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Complex human-shark conflicts confound conservation action

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journal contribution
posted on 2023-05-21, 01:13 authored by Simpfendorfer, CA, Heupel, MR, David Kendal
Human-wildlife conflicts are a growing phenomenon globally as human populations expand and wildlife interactions become more commonplace. While these conflicts have been well-defined in terrestrial systems, marine forms are less well-understood. As concerns grow for the future of many shark species it is becoming clear that a key to conservation success lies in changing human behaviors in relation to sharks. However, human-shark conflicts are multidimensional, each with different ecological, social and economic implications. Sharks have functional roles as occasional predators of humans and competitors with humans for fish stocks. In addition, and unlike most terrestrial predators, sharks are also important prey species for humans, being a source of animal protein and other products taken in fisheries. These functional roles are complex and often inter-dependent which can lead to multiple kinds of conflict. Shark management for conservation and human safety is also leading to conflict between different groups of people with different values and beliefs, demonstrating that human wildlife conflict can be a proxy for human-human conflict in the marine domain. Sharks are iconic species in society, being both feared and revered. As such human beliefs, attitudes and perceptions play key roles that underpin much human-shark conflict and future work to understanding these will contribute significantly to solutions that reduce conflict and hence improve conservation outcomes.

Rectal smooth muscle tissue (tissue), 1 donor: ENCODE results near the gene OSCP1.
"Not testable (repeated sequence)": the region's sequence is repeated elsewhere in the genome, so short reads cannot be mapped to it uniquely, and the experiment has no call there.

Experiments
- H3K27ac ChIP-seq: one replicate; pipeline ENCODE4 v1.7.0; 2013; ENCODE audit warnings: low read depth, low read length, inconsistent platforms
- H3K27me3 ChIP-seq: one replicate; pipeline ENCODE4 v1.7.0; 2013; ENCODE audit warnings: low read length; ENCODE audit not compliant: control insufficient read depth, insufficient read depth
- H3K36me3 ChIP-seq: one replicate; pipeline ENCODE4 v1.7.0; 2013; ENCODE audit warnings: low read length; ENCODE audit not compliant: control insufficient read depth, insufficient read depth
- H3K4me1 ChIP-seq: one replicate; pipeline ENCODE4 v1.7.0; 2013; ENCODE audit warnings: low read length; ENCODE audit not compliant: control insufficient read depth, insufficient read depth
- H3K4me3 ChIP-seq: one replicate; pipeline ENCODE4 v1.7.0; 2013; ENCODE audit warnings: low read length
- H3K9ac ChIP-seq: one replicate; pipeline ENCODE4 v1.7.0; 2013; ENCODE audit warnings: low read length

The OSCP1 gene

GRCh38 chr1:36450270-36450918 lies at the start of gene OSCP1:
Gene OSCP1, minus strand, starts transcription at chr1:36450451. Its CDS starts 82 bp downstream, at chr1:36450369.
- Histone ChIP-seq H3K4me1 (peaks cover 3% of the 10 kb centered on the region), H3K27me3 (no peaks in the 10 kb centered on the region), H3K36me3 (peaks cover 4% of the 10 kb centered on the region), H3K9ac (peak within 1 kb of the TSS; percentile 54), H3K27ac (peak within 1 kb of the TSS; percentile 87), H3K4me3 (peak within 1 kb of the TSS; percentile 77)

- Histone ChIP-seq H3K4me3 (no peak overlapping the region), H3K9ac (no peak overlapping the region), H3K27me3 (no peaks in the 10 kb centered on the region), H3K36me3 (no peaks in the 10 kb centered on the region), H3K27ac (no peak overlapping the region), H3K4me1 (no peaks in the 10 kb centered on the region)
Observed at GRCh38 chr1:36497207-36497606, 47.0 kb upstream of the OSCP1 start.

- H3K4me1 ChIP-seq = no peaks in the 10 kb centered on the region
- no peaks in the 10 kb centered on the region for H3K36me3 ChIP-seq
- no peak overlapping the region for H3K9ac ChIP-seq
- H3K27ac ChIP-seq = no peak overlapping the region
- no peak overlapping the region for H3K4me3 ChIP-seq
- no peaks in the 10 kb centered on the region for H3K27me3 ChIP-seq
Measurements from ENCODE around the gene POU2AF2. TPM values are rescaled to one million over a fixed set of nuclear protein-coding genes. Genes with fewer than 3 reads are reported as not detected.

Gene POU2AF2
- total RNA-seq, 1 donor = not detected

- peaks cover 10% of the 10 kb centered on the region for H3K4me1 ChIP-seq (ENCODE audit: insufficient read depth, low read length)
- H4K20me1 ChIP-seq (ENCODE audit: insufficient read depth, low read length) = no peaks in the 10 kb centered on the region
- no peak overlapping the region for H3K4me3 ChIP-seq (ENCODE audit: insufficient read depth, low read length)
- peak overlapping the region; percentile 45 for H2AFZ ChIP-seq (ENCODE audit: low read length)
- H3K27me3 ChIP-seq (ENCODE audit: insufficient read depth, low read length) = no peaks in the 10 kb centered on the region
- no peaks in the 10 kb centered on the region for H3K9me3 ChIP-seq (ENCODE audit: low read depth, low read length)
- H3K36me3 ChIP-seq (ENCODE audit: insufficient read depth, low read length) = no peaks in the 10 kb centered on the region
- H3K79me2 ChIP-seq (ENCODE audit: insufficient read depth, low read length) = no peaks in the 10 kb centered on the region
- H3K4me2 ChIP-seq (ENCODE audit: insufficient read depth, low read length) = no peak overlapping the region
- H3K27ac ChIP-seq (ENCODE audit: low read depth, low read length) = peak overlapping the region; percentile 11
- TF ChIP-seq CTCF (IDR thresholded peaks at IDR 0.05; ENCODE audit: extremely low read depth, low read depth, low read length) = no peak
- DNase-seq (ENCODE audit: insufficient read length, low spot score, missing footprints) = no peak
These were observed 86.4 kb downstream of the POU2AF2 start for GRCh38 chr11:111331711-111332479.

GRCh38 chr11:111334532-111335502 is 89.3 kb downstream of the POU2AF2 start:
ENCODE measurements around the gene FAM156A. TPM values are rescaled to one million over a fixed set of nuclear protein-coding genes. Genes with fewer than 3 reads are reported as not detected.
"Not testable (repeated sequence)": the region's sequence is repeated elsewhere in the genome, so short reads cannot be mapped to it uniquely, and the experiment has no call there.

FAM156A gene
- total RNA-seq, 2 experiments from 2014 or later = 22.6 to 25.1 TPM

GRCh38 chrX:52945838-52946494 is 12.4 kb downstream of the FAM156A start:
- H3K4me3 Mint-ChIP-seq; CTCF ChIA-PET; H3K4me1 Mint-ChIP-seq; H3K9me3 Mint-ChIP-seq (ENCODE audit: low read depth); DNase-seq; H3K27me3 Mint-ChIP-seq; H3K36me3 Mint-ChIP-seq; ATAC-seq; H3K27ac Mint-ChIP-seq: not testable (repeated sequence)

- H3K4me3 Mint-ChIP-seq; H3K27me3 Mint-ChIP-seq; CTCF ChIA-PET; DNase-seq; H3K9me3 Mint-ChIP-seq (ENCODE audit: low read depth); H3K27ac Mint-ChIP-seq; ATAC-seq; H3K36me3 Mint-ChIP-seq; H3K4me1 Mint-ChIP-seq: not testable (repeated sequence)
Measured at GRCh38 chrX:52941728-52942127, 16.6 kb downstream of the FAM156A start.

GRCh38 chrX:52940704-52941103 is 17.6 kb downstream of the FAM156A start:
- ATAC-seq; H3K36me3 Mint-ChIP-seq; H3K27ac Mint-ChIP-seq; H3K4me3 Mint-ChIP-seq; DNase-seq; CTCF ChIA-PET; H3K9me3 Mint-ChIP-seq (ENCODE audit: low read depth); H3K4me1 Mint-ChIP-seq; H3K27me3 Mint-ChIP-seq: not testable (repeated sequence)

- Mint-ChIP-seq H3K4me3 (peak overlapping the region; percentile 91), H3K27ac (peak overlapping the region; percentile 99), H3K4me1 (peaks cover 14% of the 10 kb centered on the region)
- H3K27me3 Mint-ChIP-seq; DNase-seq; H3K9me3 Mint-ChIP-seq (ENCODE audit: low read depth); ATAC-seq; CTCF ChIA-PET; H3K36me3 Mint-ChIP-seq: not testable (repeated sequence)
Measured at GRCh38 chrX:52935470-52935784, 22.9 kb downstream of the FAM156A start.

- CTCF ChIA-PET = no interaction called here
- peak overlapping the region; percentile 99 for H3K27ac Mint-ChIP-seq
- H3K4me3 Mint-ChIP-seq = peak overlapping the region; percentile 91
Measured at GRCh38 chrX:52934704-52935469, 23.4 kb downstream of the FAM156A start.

Publication title

Frontiers in Conservation Science



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School of Geography, Planning and Spatial Sciences


Frontiers Research Foundation

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Rights statement

Copyright © 2021 Simpfendorfer, Heupel and Kendal. This is an open-access article distributed under the terms of the Creative Commons Attribution 4.0 International (CC BY 4.0) License (

Repository Status

  • Open

Socio-economic Objectives

Terrestrial biodiversity